Four successive U.S. presidents have set similar national goals to end the high school dropout crisis, only to see deadlines come and go without much progress. Until recently.
After 30 years of flat-lining graduation rates since the early 1970s, and more than 1 million students dropping out of high school every year, significant progress has been made in the past decade. Graduation rates have risen from 71 percent in 2001 to 81 percent in 2012. Gains have been so strong since 2006 that, for the first time, the nation has crossed the 80 percent threshold and is on pace to meet its 90 percent high school graduation rate goal by the Class of 2020.
Progress has been driven within the very populations that had the furthest to climb — with 15 percentage point gains among Hispanics and 9 percent point gains among African-Americans. The number of “dropout factories” — those schools graduating 60 percent or fewer of their students — has declined by nearly 650 schools, with 1.2 million fewer students attending them.
The gains in the past decade translated into 1.7 million more students graduating, instead of dropping out. Reaching the national goal by the Class of 2020 — those students in the sixth grade today — would mean an additional 2 million students would graduate from current levels, with huge consequences to them, our economy and civic life.
High school graduates earn $1 million more over their lifetimes than dropouts. As former West Virginia Gov. Bob Wise’s Alliance for Excellent Education reports, reaching the 90 percent goal for just one high school class would create as many as 65,700 new jobs and boost the national economy by as much as $10.9 billion. What’s more, high school graduates are more likely to vote and volunteer. Dropouts are far more likely to be poor, unemployed, incarcerated, and absent from the civic lives of their communities than graduates. The stakes are high.
So what will it actually take to reach the 90 percent goal? America cannot reach its goal without closing the opportunity gap. Graduation gaps between low-income students and their middle-to-higher-income peers reach nearly 30 percentage points in some states. The majority of states must significantly close these gaps for the nation to reach its goal.
A similar challenge is represented by how we educate students with disabilities, who represent 13 percent of all students. In Nevada, graduation rates for students with disabilities are at 24 percent, while in Montana rates equal 81 percent. The fact that some states are doing much better for low-income students and those with disabilities means that this is not an unfixable problem of poverty or ability.
While school reform in big cities has driven up graduation rates and resulted in 200 fewer dropout factory high schools, another wave of reform must drive up rates well above the 50s and 60s in urban areas and among men of color whose graduation rates languish behind all others. Big states, such as California, which has 14 percent of all students and 20 percent of low-income students, will need to continue to make significant progress as well.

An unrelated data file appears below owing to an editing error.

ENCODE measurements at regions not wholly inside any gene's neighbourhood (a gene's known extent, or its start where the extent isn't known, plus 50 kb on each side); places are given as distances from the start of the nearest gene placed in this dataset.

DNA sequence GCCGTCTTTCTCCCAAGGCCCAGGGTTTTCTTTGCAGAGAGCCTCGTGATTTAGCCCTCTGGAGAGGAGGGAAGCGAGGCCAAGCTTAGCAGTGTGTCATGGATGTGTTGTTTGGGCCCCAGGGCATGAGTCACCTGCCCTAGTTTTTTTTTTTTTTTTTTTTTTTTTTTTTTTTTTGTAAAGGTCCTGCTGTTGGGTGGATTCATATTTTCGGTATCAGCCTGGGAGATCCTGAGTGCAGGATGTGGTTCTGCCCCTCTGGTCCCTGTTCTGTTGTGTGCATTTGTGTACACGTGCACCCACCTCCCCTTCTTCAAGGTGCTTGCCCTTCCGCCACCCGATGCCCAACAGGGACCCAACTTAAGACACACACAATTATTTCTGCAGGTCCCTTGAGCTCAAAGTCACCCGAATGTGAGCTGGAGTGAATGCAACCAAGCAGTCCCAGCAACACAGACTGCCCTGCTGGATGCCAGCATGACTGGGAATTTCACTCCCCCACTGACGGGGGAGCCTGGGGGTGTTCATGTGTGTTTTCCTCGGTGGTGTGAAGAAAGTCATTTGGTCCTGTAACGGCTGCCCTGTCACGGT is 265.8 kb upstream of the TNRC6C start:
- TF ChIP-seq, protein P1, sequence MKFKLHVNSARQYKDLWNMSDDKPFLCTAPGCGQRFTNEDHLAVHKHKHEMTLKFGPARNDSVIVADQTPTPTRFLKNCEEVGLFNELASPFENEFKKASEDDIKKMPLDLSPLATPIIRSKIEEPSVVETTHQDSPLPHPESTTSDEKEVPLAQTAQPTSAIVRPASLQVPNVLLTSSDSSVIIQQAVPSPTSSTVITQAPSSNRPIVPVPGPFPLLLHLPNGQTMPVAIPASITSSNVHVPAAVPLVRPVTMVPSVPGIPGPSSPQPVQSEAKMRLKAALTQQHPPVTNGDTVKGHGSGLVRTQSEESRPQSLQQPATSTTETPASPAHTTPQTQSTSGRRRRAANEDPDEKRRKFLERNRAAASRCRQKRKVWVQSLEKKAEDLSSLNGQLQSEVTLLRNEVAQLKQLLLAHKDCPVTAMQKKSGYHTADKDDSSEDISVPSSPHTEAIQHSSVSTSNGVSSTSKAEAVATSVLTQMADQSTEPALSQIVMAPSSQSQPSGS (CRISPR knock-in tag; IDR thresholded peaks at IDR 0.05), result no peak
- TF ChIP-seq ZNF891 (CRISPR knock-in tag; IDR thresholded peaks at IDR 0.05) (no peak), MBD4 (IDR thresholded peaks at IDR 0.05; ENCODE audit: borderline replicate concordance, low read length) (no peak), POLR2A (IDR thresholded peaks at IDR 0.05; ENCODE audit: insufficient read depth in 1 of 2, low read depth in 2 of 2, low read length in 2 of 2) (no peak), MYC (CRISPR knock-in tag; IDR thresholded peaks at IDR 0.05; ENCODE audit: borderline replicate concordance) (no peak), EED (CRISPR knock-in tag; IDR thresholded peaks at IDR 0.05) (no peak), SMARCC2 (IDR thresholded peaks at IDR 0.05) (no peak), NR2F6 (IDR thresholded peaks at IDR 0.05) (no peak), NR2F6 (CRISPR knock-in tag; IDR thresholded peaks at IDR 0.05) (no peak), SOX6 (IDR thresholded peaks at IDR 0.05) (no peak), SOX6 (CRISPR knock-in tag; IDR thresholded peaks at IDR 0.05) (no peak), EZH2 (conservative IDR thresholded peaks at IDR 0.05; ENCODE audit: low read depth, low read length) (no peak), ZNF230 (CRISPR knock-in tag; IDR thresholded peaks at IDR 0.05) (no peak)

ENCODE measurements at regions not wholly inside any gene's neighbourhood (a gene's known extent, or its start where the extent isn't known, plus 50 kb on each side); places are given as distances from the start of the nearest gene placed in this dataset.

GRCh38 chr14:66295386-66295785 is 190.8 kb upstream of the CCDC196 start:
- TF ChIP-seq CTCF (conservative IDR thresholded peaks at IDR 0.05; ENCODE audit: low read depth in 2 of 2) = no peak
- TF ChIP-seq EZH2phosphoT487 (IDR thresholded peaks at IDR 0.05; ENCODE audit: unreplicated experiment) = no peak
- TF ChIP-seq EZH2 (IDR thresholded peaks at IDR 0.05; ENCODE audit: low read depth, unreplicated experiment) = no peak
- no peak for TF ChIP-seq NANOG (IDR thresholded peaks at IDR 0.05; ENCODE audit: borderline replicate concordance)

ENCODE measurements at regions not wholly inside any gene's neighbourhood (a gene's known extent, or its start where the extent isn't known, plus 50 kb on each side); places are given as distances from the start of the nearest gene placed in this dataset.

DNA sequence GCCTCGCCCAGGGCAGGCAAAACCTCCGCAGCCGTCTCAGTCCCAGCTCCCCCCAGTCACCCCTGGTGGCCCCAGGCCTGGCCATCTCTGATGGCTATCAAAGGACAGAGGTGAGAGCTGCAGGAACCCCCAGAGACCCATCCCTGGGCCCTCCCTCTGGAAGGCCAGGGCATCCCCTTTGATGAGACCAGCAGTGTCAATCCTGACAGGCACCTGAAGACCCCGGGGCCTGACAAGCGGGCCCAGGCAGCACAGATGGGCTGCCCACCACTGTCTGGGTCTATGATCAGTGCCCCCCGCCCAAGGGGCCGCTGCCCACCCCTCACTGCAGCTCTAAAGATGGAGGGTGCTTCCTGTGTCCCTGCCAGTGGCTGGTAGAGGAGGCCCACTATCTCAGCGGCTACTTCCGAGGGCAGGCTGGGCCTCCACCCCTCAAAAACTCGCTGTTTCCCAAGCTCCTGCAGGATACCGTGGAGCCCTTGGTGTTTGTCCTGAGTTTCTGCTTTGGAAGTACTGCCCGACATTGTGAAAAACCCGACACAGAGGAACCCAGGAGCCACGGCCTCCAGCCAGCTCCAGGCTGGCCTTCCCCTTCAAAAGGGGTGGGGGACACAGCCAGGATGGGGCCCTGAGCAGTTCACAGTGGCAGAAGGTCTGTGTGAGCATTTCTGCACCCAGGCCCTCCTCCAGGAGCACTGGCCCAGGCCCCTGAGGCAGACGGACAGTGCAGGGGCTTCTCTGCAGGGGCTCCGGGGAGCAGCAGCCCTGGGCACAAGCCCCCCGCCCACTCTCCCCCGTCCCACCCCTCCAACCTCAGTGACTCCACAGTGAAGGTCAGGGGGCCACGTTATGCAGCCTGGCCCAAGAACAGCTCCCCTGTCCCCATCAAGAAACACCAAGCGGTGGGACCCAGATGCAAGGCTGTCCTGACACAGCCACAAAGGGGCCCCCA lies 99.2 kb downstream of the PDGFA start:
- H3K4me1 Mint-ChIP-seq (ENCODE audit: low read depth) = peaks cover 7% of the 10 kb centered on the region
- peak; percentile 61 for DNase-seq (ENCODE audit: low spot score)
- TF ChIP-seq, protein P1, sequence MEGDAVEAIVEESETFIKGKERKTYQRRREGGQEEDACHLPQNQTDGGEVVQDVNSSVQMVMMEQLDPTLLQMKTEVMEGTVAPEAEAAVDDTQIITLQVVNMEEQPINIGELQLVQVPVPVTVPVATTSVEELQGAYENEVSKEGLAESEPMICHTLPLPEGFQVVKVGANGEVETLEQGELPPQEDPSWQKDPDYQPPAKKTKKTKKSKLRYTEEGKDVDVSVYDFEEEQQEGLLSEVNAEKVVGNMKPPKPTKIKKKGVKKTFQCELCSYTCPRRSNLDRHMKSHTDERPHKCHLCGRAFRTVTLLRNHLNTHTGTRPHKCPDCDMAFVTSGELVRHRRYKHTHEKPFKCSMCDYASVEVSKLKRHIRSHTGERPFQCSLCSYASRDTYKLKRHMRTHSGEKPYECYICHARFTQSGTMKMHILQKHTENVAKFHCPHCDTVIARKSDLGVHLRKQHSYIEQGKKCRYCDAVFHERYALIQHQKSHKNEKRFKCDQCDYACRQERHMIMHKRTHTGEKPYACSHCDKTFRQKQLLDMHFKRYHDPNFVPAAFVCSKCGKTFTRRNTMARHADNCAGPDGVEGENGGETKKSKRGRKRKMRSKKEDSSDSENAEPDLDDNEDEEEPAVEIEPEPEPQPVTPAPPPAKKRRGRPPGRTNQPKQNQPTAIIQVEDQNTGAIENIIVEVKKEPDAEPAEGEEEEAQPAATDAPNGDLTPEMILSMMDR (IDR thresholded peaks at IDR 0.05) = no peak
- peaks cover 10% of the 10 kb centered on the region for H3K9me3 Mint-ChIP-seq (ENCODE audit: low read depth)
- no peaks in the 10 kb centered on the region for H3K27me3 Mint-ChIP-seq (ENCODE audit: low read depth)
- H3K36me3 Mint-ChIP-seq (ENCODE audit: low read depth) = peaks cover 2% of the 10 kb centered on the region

Progress is possible and hope abounds. The dropout crisis went from a “silent epidemic” a decade ago to a top national and state priority. Better data and strong accountability for increasing graduation rates played key roles. School reforms, including higher expectations, more personalized learning environments, leadership from administrators and teachers in the lower-performing schools, early warning systems that identified patterns of attendance, behavior, and performance in reading and math that signaled trouble, and high quality alternative schools all have made a difference. Supports for students — from parents, counselors, mentors, tutors and national service corps members — helped create a culture where “every student counts.”
States like Tennessee, urban school districts like New York and Chicago, and rural districts such as Washington County, Md., have all seen significant gains in high school graduation rates. The poster school for “Dropout Nation” — Shelbyville, Ind. — raised its graduation rate from the low 70s in 2005 to 93 percent by 2013. The greatest gains in all these examples and nationally have come since 2006, when graduating from high school became more challenging, with more course credits, AP courses and exit exams required to graduate. Progress has been about rising to a standard of excellence.
America has significant social and economic issues to address and our trust in institutions and one another is at historic lows. Progress in improving student achievement and graduation rates could boost the life prospects for millions of young people and restore our nation’s confidence that we can tackle our greatest challenges.
ROBERT BALFANZ is director of the Everyone Graduates Center at Johns Hopkins University, and John Bridgeland is CEO of Civic Enterprises; they are co-authors of “Building a Grad Nation: Progress and Challenge in Ending the High School Dropout Epidemic.” Readers may write to them at: Civic Enterprises, 1101 14th Street NW, Suite 1260, Washington, D.C. 20005; website: www.civicenterprises.net.